(She gave me a cherry-scented candle, a cherry face scrub, and a mini bottle of my favourite wine. Best. Boss. Ever.)

Getting A Leg Up On Your Day

, , | UK | Hopeless | July 13, 2016

(I have ME/CFS but am also in the somewhat difficult position of being a carer for both of my parents. On days when my ME is bad, I tend to use crutches or a walker. On this particular day, my parents, who are both elderly and partially disabled, are both unable to walk more than a few steps but since we need to go shopping, I push my mum in her wheelchair and use that as a walker, while my dad hires one of the store mobility scooters. My parents and I have reached one side of the shop when I suddenly remember I need to go back to the other for coffee and cereal, so they ask to stay where they are while I head off. I’m limping badly because of severe sciatica and have just picked up the cereal and reached the coffee aisle when I hear a voice beside me.)

Boy: “I’ve got one of those!”

(I look down at the box of cereal and see an advertisement for a ball inside it. I debate just smiling and shrugging it off, but see his parents nearby with the good old ‘here we go again’ look on their faces.)

Me: “Really? They look cool! I got a smaller box last week but there was nothing in that one.”

Boy: “Yeah! I got that one.” *points to the ball in question* “It’s a special one!”

Me: “Oh, wow! I’m gonna have to be really lucky to get that then.”

Boy: “Yeah, but the other ones are cool, too. You’ll have to see which one you get. It could be good!”

Me: “I will. Thanks for the tip!”

(I grinned at him and then looked at the parents, who gave me bright smiles as the boy ran back to his mum before his dad paused to tell me that the boy was actually very shy and I was the first person to listen to him chatter about the toy he got. He thanked me, but that was the first time that day when I hadn’t felt close to tears from the pain in my leg and had actually forgotten about it, and being scared of people myself, getting to talk with that little boy and his parents was a joy. I think it’s me who owes them more thanks!)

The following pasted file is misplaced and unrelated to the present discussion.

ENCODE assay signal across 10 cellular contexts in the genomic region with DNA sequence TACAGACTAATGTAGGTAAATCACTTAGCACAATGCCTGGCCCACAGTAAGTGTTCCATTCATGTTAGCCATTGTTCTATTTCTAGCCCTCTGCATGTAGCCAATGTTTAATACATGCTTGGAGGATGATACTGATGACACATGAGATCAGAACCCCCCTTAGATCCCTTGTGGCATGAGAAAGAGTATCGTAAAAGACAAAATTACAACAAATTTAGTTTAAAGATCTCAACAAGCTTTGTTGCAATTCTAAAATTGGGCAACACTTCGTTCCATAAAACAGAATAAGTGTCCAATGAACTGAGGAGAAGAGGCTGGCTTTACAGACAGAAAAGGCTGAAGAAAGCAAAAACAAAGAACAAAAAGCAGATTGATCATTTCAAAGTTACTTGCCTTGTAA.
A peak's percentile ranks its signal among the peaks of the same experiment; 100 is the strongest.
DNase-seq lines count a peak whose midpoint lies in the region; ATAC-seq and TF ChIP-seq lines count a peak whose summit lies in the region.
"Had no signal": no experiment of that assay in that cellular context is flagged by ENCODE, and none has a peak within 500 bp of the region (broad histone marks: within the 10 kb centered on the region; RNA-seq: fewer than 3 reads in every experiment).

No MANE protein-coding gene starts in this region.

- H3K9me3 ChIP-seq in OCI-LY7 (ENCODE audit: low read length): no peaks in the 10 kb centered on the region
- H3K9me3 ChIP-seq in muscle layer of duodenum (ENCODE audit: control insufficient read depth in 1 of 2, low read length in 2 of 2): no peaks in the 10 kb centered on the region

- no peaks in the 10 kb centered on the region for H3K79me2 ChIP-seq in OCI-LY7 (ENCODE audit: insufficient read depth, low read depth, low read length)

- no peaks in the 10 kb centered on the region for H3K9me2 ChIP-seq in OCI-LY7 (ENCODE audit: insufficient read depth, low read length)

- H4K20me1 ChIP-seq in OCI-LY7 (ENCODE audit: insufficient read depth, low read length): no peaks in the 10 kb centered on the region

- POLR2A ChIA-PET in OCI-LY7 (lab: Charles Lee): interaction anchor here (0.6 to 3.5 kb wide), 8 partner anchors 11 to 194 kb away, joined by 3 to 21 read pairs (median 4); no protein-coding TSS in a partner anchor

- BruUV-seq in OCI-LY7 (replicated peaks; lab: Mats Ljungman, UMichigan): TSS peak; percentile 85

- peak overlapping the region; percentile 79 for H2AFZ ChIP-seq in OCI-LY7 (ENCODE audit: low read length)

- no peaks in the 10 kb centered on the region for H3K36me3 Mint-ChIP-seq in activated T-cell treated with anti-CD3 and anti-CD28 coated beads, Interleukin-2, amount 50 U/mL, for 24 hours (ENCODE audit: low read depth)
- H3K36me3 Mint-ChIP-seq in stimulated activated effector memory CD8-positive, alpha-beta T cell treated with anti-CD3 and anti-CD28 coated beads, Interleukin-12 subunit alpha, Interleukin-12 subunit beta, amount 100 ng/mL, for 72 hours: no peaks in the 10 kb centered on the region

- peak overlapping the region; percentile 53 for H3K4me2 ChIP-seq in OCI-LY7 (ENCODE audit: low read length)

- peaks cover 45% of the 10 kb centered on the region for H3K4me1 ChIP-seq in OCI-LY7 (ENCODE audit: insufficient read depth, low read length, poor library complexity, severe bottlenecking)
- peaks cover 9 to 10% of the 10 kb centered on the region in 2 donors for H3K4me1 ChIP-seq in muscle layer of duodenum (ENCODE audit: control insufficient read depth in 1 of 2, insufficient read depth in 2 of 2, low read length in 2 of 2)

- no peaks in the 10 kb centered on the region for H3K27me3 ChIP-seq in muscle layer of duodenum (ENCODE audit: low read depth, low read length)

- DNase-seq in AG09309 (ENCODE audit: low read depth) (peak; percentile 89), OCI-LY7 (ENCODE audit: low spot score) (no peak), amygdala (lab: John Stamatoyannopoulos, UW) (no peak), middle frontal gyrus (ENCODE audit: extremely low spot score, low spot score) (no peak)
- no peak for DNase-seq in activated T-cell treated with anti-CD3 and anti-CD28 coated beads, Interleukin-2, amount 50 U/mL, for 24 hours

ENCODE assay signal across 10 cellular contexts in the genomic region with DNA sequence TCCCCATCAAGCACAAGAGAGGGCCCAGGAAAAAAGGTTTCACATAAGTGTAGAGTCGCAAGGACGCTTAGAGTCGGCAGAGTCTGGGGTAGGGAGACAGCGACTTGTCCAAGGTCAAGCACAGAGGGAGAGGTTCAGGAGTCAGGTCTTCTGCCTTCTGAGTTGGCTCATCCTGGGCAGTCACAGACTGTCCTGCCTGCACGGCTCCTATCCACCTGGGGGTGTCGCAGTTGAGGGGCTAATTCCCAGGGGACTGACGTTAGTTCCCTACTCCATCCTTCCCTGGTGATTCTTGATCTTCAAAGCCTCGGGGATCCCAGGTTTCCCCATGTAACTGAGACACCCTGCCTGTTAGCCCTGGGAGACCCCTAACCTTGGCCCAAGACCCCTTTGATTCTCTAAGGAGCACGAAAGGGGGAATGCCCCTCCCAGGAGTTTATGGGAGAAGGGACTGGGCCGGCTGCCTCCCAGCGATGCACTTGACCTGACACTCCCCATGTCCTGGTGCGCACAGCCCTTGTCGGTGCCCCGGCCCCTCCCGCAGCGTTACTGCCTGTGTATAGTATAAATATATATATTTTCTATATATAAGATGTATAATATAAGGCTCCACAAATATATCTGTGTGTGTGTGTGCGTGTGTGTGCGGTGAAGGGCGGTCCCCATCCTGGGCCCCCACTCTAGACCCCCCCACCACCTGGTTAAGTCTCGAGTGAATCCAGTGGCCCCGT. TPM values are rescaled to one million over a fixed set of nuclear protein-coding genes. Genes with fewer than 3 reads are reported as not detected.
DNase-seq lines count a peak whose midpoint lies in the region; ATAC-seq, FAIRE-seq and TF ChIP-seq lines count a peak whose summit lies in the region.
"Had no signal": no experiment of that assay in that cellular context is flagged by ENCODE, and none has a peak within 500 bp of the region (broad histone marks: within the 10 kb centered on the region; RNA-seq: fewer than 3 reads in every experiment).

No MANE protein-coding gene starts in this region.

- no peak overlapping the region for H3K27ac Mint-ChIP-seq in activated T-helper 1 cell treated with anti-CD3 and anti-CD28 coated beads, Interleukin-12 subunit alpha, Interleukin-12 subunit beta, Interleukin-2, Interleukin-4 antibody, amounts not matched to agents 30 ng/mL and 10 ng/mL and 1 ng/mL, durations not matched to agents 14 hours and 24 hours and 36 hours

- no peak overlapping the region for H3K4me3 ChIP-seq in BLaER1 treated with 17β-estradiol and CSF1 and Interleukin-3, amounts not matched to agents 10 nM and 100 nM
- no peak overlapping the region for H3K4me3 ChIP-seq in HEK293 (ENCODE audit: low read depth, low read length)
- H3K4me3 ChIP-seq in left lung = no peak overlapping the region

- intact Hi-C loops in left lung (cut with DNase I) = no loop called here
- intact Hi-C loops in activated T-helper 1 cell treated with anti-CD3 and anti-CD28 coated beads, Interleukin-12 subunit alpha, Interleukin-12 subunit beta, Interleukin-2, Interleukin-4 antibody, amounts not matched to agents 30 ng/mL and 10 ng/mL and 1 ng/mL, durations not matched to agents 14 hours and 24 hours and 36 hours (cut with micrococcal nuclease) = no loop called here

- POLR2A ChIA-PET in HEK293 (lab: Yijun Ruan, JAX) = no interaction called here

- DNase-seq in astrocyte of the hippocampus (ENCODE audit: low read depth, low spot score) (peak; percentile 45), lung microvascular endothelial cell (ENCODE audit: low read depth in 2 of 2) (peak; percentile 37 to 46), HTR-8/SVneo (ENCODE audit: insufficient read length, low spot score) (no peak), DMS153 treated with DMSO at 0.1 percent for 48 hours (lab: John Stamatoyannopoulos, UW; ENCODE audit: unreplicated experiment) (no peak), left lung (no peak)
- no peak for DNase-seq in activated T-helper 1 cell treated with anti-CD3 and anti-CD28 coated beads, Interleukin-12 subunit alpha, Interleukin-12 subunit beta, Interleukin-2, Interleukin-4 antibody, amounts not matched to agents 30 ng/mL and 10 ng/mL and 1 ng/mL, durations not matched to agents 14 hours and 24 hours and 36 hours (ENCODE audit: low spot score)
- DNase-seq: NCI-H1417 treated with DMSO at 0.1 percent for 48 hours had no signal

Enough To Give You A Fit

, , , , , , , | Working | July 1, 2016

(Owing to a number of disabilities, including epilepsy, I’m not permitted to be in the office on my own in the early morning for health and safety reasons. When I’ve got systems to check or restart/fix early morning I arrange with another member of staff to be in at the same time as me. I’ve got admin rights to the systems; that guy doesn’t. We both get to go home early when this happens and we’ve done this for years. This morning I turn up and nobody else is in, so I wait in reception. And wait. It gets to 8:45 am, when I’d got in at 6 am, and finally someone shows up but not the staff member I’d arranged with; it’s our IT director. I mention about my coworker not showing up.)

IT Director: “Yeah, I heard about that and told him not to show up.”

Me: “Oh, did the system restart not need doing at 6:30 am today? Would have been nice to be told but these things happen, I guess.”

IT Director: “No, it needed doing… Does this mean you didn’t do it?”

Me: “Well, no, I couldn’t. I’m not allowed in the office on my own. That’s why [Coworker] comes in when I need to do this.”

IT Director: “Yeah, I heard about that. It’s a stupid rule.”

Me: “Under health and safety I’m not allowed in the building on my own. Stupid rule or not, that’s how things are.”

IT Director: “Why not? Because you’re a woman? So much for feminism.”

Me: “No, because I’m an epileptic.”

IT Director: “Well, that’s two faults against you, then. Not doing the restart and not telling us you’re a [very rude term for the mentally disabled]. I’ll be speaking to your boss.”